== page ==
A mixed-blood Cherokee named Phill (Phyllis?) responds to SCALPED: Another Comic Book Gets Indians Wrong:
SCALPED–I Bet Italians Sorta Hate the Sopranos, Too
Some excerpts with my responses:
>> My commentary here is a response to the general idea expressed by the commentary from the critic at Bluecorncomics.com. I don't particularly disagree with his interpretation/response; the whole idea of reviewing and critiquing is to say what you feel. But I think, based on the exchange depicted on the page, there is a problem that I sort of fear as I move into Native/Indigenous studies: why should ANY depiction of Native peoples be considered a reflection on ALL Native peoples? <<
In other words, why should Native ever protest any Native stereotype? Because what harm can any single example of stereotyping do? Is someone going to discriminate against an Indian because he read an unflattering portrayal in SCALPED?
So why do Indian leaders, activists, and academics spend so much time combating negative stereotypes? Why do they claim stereotypes are the worst problem facing Indians? Have they missed all the poverty, crime, and substance abuse on reservations?
The answer is that each particular single of stereotyping contributes to the overall impression held by society. It has a cumulative effect. As a result of millions of portrayals of Indians as savages, the public thinks—here comes a shocker—Indians are savages.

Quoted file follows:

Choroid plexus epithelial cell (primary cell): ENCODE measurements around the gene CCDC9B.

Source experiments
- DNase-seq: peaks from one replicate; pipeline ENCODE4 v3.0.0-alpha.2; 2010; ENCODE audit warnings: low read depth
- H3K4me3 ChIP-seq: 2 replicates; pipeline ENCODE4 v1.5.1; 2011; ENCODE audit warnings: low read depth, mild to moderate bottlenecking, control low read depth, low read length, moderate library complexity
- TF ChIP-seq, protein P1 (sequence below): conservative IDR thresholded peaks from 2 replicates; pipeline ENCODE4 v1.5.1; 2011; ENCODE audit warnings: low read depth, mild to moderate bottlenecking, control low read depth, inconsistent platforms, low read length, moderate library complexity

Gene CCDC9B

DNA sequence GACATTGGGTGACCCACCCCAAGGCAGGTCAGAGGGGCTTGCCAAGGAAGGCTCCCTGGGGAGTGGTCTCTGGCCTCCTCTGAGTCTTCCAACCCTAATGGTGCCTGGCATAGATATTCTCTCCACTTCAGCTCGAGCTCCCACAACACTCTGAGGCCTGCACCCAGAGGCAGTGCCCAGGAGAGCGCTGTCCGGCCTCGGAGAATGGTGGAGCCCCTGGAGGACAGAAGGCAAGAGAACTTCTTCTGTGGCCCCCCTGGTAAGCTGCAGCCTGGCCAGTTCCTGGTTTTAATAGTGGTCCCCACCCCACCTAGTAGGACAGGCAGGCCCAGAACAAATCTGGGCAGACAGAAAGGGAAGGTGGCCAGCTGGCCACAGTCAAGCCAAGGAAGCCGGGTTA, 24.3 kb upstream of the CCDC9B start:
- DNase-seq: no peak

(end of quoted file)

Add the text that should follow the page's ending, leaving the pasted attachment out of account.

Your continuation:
And this influences every aspect of an Indian's relationship with the United States. It underlies the treatment Indians receive from governments, businesses, churches, Hollywood, and the public. One could point to many examples—and I do point to them in my Stereotype of the Month contest.
A few of the many quotes at The Harm of Native Stereotyping: Facts and Evidence may help make the point:
More so than any other group, American Indians are portrayed in popular culture as a people of the past, and as a result, the material conditions of the lives of Native peoples today are largely ignored.
America prefers Tonto-esque "good Indians" located in the far off past where Indian rebellion can be ideologically managed. Real Indians with real culture and real grievances are generally taboo.
Media image is especially crucial because it is that image that looms large as non-Indians decide the fate of Indian people. If non-Indian decision-makers continue to view native people as savage survivors or happy hunters on the way to extinction, the policy is different than it would be if decision-makers saw beyond the stereotype.
We can't change the overall impression by waving a magic wand. We can only change it by educating in general and pointing out errors and omissions in particular. I don't expect writer Jason Aaron to change his stereotypical approach to Indians—but if fans learn to think critically about the comics they're reading, I've done my job.